A federal judge has ruled that West Texas A&M University President Walter Wendler did not violate the First Amendment when canceling a drag show at the university. 

The ruling by U.S. District Judge Matthew Kacsmaryk states that Wendler’s decision to cancel the show was not ‘objectively unreasonable.’ Kacsmaryk contended that Wendler knew of potential lewdness, which is prohibited under school policy. Additionally, since the group had advised Wendler that the event would be open to children, Kacsmaryk indicated that this strengthened Wendler’s argument for canceling the event.

“The First Amendment does not prevent school officials from restricting ‘vulgar and lewd’ conduct that would ‘undermine the school’s basic education mission’—particularly in settings where children are physically present,” wrote Kacsmaryk.

Furthermore, Kacsmaryk denied the plaintiffs’ request for injunctive relief, saying that they are unlikely to suffer irreparable harm in the coming months while the issue is being litigated. 


Earlier this year, a pro-LGBT group planned to host “A Fool’s Drag Race” on campus. The event was rated PG-13 and advertised as a fundraiser for The Trevor Project, a controversial nonprofit focused on LGBT youth suicide prevention.

Once Wendler heard about the event, he emailed students, faculty, and staff that the event was canceled and said the university would “not host a drag show on campus.”

“As a performance exaggerating aspects of womanhood (sexuality, femininity, gender), drag shows stereotype women in cartoon-like extremes for the amusement of others and discriminate against womanhood,” said Wendler. “Drag shows are derisive, divisive and demoralizing misogyny, no matter the stated intent. Such conduct runs counter to the purpose of WT,” he added, further comparing drag shows to “blackface.”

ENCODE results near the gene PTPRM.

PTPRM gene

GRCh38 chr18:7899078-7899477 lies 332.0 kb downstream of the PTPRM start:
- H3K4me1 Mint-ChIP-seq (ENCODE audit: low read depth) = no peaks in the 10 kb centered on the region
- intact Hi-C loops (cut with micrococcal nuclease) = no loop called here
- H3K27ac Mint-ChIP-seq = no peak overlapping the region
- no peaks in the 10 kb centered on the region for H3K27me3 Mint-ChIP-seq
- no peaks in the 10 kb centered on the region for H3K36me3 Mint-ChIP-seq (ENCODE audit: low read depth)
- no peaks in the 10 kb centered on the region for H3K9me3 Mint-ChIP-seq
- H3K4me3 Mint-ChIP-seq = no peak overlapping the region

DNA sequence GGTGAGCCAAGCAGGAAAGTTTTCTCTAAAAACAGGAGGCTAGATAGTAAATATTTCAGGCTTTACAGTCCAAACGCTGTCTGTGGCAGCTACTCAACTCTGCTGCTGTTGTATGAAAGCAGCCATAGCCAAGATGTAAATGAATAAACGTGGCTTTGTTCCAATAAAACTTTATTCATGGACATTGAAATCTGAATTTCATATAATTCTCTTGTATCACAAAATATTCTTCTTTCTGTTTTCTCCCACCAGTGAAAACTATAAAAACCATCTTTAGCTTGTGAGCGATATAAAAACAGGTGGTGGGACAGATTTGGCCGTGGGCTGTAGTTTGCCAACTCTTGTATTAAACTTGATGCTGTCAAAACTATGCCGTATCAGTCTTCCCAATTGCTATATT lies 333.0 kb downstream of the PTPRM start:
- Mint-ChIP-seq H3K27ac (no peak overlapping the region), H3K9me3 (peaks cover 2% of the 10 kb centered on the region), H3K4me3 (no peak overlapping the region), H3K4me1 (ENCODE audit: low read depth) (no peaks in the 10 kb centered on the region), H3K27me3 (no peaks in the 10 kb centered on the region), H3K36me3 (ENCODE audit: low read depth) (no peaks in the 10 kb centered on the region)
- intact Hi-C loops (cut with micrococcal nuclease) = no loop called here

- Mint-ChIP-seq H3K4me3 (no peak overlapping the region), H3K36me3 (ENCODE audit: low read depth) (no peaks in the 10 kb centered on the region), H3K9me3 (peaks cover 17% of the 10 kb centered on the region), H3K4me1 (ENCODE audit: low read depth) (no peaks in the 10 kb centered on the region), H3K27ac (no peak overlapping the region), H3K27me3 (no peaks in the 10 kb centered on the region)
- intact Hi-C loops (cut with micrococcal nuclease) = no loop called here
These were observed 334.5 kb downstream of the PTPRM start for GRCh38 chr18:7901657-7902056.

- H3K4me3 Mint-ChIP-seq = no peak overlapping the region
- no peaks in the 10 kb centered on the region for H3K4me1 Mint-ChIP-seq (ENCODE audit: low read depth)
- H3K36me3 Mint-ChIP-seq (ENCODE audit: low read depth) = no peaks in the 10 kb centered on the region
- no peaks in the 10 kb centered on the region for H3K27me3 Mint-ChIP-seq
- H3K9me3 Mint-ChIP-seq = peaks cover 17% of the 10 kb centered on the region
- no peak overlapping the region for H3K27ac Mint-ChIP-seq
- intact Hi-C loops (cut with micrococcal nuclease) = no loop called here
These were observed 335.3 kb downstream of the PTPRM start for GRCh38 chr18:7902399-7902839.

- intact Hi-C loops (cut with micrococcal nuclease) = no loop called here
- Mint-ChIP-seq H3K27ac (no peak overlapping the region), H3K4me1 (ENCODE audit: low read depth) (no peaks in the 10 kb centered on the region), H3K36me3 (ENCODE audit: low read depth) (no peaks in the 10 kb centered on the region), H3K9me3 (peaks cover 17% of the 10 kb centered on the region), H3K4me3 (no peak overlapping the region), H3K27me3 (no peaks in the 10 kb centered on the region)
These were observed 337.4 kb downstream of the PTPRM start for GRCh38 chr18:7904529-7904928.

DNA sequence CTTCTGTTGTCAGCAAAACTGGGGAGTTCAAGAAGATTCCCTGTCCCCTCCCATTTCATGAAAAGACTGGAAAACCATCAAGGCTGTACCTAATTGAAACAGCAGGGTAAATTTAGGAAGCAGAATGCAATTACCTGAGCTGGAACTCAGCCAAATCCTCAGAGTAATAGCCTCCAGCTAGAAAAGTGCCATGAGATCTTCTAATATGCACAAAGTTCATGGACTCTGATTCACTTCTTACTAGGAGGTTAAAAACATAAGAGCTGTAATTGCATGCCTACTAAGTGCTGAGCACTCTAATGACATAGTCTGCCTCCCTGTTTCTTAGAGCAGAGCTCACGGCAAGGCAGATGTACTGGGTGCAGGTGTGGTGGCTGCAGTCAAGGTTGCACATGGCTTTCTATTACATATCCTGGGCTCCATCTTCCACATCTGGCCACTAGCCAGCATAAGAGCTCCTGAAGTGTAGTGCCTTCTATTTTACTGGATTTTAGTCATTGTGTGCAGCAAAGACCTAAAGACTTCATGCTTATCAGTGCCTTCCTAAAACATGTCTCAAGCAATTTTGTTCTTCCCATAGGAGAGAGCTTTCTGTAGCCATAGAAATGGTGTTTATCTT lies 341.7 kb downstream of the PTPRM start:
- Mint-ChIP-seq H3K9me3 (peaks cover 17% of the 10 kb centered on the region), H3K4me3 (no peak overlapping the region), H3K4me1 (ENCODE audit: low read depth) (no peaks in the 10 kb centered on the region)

Following Wendler’s announcement, WTAMU’s LGBT organization, Spectrum, filed a lawsuit against Wendler, WTAMU’s Vice President for Student Affairs Christopher Thomas, Texas A&M University System Chancellor John Sharp, and several members of the university system’s board of regents. The students were represented by the Foundation for Individual Rights and Expression (FIRE), which claims to promote the “value of free speech for all Americans.”

Moving Forward

Shortly after the ruling was released, FIRE issued a statement saying they strongly disagreed with the ruling and will appeal. 

“FIRE strongly disagrees with the court’s approach to First Amendment analysis and its conclusions,” said FIRE Senior Attorney JT Morris. “We will appeal, and our fight for the expressive rights of these brave college students will continue.”

WTAMU spokesperson Kelly Polden told Texas Scorecard they cannot comment on pending litigation.

Emily Medeiros

Emily graduated from the University of Oklahoma majoring in Journalism. She is excited to use her research and writing skills to report on important issues around Texas.